For those who know me, I’ve been a lawyer in private practice (Chukumba & Cook, LLC), IP specialist (Musa Consulting), partner & general counsel for a digital promotions company (Digiwaxx), head of business and legal affairs for a production company (Marksmen Productions), partner and director of business development for a web and application start up (DOT.TUNES), business development manager for a mobile aggregator (MX Telecom) and I’ve counseled numerous companies in the capacity of an independent business consultant (Red Hot, Sony, Wu-Tang, etc.).

I’ve also started a number of different ventures, USA Records, Source International, C&C Consulting, and most recently, Shadow Propaganda.

I’ve had one job in the past twelve years (MX Telecom). When I interviewed for that job, I was asked ‘I can see that you’ve done a lot of entrepreneurial things in the past. How do I know you’re going to stay here, and not leave to pursue the next big thing?’ At the time, my response was that mobile was where I really wanted to be, and I saw a lot of growth in the space. I wanted to be a part of that growth.

But a little over a year later, I find myself, once again, engaged in a new entrepreneurial venture, FonLabs, and have fully come to terms with the fact that I’m not an employee.

To put it plainly, I’m a chronic entrepreneur.

I’ve met many entrepreneurs in my day, masquerading as employees. We’re fairly easy to spot (if you ask me). While they may be on their 9 to 5 grind, their minds are constantly engaged in contemplating grandiose plans, that are simply incongruous with their jobs. They are trapped between the security of a steady paycheck and the lure of true wealth that can only be achieved by working for self.

Being an entrepreneur has its obvious risks. There is no steady paycheck. You’ve got to earn to eat. What’s more, if you’re not constantly hustling, the burden of your expenses can quickly break you.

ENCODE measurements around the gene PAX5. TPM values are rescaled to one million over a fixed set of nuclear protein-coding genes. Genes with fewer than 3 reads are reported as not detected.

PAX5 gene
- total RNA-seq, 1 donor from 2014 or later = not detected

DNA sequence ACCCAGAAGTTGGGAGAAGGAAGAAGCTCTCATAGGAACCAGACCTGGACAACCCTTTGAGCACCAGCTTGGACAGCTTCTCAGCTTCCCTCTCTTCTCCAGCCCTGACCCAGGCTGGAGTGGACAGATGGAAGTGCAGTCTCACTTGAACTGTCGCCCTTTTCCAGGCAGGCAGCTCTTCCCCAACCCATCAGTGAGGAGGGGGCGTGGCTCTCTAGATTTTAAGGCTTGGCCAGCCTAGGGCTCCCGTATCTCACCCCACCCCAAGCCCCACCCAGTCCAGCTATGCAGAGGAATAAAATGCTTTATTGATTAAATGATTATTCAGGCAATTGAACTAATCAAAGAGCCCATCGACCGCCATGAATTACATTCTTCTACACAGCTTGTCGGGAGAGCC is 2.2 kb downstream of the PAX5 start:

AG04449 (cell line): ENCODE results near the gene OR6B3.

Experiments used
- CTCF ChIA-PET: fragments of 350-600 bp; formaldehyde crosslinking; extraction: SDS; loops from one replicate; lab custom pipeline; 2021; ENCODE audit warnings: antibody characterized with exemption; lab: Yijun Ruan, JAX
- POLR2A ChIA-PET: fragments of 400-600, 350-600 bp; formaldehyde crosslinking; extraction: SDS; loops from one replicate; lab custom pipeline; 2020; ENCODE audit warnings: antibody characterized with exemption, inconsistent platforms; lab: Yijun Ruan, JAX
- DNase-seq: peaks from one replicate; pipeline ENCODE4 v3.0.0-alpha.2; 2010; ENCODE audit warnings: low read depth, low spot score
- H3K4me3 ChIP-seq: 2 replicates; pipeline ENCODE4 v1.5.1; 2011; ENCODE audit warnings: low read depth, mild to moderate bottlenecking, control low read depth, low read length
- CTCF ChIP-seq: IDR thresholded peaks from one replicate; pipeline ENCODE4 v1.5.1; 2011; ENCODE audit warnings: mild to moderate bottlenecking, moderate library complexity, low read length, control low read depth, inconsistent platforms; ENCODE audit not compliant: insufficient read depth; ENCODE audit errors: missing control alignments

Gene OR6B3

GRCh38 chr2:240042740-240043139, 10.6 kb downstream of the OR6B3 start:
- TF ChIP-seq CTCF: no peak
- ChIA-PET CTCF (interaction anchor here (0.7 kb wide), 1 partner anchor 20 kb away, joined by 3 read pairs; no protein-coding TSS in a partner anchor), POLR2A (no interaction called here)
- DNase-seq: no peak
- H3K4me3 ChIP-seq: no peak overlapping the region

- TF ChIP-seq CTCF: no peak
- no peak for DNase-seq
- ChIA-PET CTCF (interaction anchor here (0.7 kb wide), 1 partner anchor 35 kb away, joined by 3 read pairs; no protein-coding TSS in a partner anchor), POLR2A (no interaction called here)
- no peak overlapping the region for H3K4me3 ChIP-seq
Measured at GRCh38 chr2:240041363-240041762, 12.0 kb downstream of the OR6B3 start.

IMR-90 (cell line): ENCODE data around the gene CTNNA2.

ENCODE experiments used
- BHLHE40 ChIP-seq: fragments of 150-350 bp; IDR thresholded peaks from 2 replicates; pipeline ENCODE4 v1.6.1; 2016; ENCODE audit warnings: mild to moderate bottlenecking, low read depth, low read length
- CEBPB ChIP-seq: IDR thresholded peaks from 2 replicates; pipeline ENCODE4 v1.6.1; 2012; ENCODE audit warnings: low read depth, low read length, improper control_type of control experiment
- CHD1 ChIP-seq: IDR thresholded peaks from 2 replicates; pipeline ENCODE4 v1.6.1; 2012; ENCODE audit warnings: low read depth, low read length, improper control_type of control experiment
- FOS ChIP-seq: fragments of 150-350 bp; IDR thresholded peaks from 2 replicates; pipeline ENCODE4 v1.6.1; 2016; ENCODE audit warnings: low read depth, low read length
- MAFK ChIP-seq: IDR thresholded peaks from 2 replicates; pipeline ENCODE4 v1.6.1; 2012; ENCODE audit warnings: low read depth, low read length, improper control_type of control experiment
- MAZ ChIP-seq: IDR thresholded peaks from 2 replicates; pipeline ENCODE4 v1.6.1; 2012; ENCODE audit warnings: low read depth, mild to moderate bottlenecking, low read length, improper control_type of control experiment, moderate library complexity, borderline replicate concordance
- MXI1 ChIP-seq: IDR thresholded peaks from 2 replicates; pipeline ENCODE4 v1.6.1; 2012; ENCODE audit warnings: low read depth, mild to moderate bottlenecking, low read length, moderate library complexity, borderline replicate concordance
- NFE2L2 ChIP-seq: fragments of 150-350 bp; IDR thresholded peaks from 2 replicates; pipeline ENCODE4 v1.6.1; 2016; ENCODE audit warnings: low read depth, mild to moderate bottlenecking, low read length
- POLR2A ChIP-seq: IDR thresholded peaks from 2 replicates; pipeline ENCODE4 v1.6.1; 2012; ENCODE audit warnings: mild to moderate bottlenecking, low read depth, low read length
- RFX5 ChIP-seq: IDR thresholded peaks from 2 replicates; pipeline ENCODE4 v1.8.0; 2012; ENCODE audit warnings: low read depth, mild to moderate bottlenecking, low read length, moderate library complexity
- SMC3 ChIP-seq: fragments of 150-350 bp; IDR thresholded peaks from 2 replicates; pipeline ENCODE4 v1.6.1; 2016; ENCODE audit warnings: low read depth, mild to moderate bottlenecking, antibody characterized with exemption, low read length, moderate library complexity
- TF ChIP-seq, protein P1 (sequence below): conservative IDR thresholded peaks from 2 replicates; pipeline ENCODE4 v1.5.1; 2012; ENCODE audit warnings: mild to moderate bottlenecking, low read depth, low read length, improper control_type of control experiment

But the risks pale in comparison to the upside. Your time is your own. There is no one over your shoulder, critiquing your performance or micro-managing your every move. No office politics. Unlimited earning potential. I could go on and on, but in a word, being an entrepreneur is freedom.

Many of the businesses I’ve started never hit the 5 year mark (the benchmark of a successful business). A few did. Some of my businesses generated over six figures annually. Others stayed in the red.

The sign of a successful entrepreneur, however, is not home many times you failed or succeeded, but rather, whether you were able to achieve success after failure. Did you throw in the towel? Or did you get up, bloody and battered, but unbroken and ready for another round?

I am an entrepreneur, and I think I may have finally found the brass ring. Whether FonLabs, is, indeed, that ring, remains to be seen. But I can tell you definitively, I’ve got a great team of like-minded partners, all hungry and ready to take the world by storm. We’ve got a tight plan, a fantastic product, excellent relationships and the indomitable spirit, that is the signature of any true entrepreneur.

For those of you suffering at a dead-end job, or merely tired of the day-to-day of working for a paycheck, come up with an exit strategy. Focus on your strengths and what truly inspires you. Stack away some chips. Put a little aside each payday and plan for the day that you can liberate yourself and do you.

That’s the art of the entrepreneur – doing you – against all odds.

Here’s a ‘BIG UP!’ to all my fellow entrepreneurs. Holla at your boy if you ever need any advice, or merely words of inspiration. I’ve given counsel to hundreds of people in my day, and I’d be happy to offer you whatever sage advice I can.